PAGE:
April 01, 2015

ABA Releases New Measures for Representing Indigent Parents

The views expressed herein have not been approved by the House of Delegates or the Board of Governors of the American Bar Association, and accordingly, should not be construed as representing the policy of the American Bar Association.

The ABA Center on Children and the Law has released Indicators of Success for Parent Representation, new national measures to help states ensure that all indigent parents involved in the child welfare system receive high-quality legal representation. States and courts will use this tool to measure the impact of rule, policy or practice changes on parent representation. 

Developed with the Court Improvement Leaders from the Administration for Children Youth and Families’ Federal Region VI and Casey Family Programs, the indicators represent a continuum from quantitative to more qualitative measures to provide jurisdictions with options for continuous quality improvement. 

Ensuring due process and giving clients a voice in the court system are the ultimate goals for all stakeholders working to improve the quality of representation for parents involved in the child welfare system. This tool will assist states in achieving these goals. 

The tool includes the Indicators for Success for Parent Representation, a paper describing the Region VI Leadership Forum focused on Parent Representation and the ABA Standards of Practice for Attorneys Representing Parents, on which the indicators were based. The document therefore describes what high-quality representation for parents includes, suggested strategies for achieving this level of representation and a method for measuring the impact of the reform. The indicators provide many measures from which a jurisdiction could choose to use as well as suggestions on sources of data already available in most states.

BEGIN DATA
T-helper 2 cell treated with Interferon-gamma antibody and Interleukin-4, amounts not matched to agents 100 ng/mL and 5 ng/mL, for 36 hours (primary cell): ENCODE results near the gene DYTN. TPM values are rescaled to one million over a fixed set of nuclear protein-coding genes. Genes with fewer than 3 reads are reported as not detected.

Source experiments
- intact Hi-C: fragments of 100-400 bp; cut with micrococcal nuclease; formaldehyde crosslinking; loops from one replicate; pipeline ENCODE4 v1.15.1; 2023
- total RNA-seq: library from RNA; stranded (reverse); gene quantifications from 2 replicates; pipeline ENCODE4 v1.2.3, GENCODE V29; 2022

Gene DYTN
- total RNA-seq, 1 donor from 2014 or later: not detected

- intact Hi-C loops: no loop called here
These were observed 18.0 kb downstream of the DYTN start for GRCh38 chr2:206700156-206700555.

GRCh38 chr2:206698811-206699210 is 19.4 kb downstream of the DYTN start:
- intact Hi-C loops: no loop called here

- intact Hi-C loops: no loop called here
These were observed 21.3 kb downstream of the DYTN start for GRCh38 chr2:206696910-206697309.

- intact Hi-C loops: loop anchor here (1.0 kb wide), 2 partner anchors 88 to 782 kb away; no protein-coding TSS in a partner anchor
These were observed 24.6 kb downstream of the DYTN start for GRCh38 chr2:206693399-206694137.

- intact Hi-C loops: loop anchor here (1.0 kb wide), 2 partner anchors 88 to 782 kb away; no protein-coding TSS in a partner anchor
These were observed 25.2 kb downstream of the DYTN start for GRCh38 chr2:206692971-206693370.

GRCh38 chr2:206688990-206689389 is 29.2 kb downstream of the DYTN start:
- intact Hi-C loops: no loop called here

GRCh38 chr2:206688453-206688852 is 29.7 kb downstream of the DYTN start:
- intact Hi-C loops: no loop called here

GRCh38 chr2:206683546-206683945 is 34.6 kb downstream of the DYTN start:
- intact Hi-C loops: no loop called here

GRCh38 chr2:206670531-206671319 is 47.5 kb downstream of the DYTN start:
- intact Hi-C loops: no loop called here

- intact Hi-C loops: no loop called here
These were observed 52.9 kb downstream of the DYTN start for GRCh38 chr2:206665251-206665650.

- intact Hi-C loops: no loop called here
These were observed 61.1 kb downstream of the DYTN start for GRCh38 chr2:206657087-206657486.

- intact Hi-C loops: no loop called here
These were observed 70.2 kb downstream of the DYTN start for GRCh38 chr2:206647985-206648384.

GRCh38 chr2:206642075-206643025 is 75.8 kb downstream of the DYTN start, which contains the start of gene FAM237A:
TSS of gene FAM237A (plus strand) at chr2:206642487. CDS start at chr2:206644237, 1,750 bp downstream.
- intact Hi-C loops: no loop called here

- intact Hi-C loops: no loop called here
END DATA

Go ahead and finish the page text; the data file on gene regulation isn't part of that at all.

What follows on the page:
While the indicators cover 14 categories of attorney practice, the drafting committee urges jurisdictions to pay particular attention to four indicators that are most closely aligned with achieving positive outcomes for children and families: 

  • Reasonable caseloads

  • Access to multidisciplinary staff, including social workers and parent mentors 

  • Representation out of court, including presence at mediation and family team meetings and communicating with the child welfare agency

  • Measuring the time that children spend in out-of-home care, as quality parent representation decreases the time to safe permanency

Attorneys at the Center on Children and the Law are available to provide technical assistance to jurisdictions seeking to implement the indicators and improve representation for parents and children. For more information, contact Mimi Laver.